Here’s one you may not have heard before, The Wackers. This American band came to Canada — specifically an early version of the famed, makeshift 24-track Le Studio when it was still located in Montreal — to make their sophomore album Hot Wacks. Leader Bob Segarini actually decided to stay in Canada and called Toronto home until his death in July. Hot Wacks is a fantastic record, and includes a brilliant cover of Lennon’s tender Oh My Love, from the Imagine album. Anyway, I’m pretty sure you’ll hear Mean Mr. Mustard overtones in this:

There should be no mistaking Electric Light Orchestra for The Beatles, but you might be forgiven if their hit Mr. Blue Sky not only gets stuck in your head, but also gets the middle section from A Day In The Life stuck there as well. Mr. Blue Sky starts with the same piano intro as Good Day Sunshine, and the same message, but at a tempo quite like the McCartney mid-section of A Day In The Life — “woke up, got out of bed, dragged a comb across my head.” In fact, you can sing the McCartney lines overtop of Mr. Blue Sky. They match up perfectly, and there’s even a huffy breathing part in each:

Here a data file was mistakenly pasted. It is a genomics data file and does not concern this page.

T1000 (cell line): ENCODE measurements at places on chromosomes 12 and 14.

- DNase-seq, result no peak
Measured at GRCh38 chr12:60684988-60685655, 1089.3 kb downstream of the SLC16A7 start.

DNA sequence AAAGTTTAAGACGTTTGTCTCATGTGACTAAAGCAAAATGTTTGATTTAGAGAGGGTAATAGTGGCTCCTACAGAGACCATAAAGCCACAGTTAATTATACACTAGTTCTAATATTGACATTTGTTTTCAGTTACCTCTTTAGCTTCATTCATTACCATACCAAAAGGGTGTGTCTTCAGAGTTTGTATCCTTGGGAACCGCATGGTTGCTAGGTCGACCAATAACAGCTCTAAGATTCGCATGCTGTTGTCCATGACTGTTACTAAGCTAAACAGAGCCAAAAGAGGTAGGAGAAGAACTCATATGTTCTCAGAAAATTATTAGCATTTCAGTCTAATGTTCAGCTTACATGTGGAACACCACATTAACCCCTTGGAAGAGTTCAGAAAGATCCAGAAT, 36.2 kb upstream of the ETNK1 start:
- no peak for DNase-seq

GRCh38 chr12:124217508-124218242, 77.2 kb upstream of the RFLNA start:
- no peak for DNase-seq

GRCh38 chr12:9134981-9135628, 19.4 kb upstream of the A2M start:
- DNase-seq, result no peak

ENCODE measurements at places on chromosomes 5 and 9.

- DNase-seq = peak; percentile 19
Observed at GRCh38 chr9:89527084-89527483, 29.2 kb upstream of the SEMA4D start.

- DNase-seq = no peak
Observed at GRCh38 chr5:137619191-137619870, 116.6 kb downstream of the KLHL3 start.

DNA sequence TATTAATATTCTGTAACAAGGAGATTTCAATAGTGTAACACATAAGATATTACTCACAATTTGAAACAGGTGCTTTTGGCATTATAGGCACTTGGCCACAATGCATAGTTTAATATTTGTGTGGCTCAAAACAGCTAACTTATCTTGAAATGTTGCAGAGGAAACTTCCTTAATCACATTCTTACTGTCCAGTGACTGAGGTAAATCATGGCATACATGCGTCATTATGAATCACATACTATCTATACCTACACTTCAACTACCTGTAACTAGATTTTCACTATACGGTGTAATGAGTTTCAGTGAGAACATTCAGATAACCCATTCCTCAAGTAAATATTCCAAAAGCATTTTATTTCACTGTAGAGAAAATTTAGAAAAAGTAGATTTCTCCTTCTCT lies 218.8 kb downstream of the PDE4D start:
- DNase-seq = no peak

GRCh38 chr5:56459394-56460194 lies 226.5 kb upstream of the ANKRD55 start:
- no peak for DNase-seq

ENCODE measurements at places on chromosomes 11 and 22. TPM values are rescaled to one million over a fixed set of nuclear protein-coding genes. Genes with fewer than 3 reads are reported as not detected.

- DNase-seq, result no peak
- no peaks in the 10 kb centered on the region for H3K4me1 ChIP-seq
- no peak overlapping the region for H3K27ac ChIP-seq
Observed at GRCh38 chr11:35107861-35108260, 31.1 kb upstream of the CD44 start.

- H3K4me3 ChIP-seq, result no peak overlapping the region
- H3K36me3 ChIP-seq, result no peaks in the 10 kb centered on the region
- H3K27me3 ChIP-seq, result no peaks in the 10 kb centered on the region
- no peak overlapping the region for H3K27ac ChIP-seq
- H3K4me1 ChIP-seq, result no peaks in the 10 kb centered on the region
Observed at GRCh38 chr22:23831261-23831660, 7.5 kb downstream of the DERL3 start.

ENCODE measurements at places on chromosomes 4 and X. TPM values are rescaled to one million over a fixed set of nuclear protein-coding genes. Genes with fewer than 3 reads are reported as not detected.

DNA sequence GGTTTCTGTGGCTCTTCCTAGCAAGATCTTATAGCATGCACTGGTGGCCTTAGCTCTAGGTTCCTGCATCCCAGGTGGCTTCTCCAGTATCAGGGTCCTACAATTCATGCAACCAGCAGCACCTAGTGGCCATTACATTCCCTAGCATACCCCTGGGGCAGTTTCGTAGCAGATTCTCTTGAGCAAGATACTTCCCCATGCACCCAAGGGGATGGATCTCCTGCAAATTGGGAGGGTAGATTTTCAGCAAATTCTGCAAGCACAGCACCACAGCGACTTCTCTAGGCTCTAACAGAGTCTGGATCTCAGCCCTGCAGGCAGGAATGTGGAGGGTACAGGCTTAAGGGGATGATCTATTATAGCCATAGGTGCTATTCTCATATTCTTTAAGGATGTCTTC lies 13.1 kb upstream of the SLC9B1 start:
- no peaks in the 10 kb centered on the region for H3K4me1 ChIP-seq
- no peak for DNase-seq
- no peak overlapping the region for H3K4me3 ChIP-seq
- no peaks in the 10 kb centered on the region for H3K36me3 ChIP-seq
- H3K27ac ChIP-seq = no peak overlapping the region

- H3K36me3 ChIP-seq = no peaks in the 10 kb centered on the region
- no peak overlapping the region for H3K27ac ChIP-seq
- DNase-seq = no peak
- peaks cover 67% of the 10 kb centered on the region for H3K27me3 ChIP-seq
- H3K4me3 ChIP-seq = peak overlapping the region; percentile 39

A Day In The Life: “Found my way downstairs and drank a cup. And looking up, I noticed I was late (huh huh huh).”

Mr. Blue Sky: “Runnin’ down the avenue (huh huh huh). See how the sun shines brightly.”

Lots of folks say Harry Nilsson sounds like McCartney on Gotta Get Up, but I don’t hear it. Sounds more like Billy Joel to me. Far more McCartney-like is Emitt Rhodes, especially his first, self-recorded-at-home album from 1970.

In 1976, Wings were one of the biggest acts in the world. They had a new studio album and were about to release the triple live set Wings Over America after a blockbuster tour of the States. Somewhere beneath those Wings, a little U.S. rock band called Flamin’ Groovies decided to remodel sound and make their long-awaited fourth album a throwback British powerpop effort. Shake Some Action has a number of tracks which one could easily mistake for an unfamiliar track from Beatles For Sale.